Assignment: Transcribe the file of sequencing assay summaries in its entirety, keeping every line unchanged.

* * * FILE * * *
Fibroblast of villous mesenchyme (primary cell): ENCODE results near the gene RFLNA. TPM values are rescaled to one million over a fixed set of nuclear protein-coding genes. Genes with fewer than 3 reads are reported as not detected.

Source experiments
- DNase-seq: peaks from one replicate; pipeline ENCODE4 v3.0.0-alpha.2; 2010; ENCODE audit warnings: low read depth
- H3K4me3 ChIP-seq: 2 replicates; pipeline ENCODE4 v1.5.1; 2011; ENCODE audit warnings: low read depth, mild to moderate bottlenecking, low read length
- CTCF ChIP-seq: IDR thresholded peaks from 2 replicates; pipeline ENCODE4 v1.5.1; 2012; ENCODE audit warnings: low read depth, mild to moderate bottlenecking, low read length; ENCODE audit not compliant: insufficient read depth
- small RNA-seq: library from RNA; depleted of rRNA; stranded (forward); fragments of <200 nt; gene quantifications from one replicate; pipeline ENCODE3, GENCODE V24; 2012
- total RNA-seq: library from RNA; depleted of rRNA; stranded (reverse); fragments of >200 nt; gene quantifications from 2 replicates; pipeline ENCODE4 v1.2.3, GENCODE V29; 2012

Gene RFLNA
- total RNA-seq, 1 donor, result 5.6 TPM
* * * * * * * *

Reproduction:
Fibroblast of villous mesenchyme (primary cell): ENCODE results near the gene RFLNA. TPM values are rescaled to one million over a fixed set of nuclear protein-coding genes. Genes with fewer than 3 reads are reported as not detected.

Source experiments
- DNase-seq: peaks from one replicate; pipeline ENCODE4 v3.0.0-alpha.2; 2010; ENCODE audit warnings: low read depth
- H3K4me3 ChIP-seq: 2 replicates; pipeline ENCODE4 v1.5.1; 2011; ENCODE audit warnings: low read depth, mild to moderate bottlenecking, low read length
- CTCF ChIP-seq: IDR thresholded peaks from 2 replicates; pipeline ENCODE4 v1.5.1; 2012; ENCODE audit warnings: low read depth, mild to moderate bottlenecking, low read length; ENCODE audit not compliant: insufficient read depth
- small RNA-seq: library from RNA; depleted of rRNA; stranded (forward); fragments of <200 nt; gene quantifications from one replicate; pipeline ENCODE3, GENCODE V24; 2012
- total RNA-seq: library from RNA; depleted of rRNA; stranded (reverse); fragments of >200 nt; gene quantifications from 2 replicates; pipeline ENCODE4 v1.2.3, GENCODE V29; 2012

Gene RFLNA
- total RNA-seq, 1 donor, result 5.6 TPM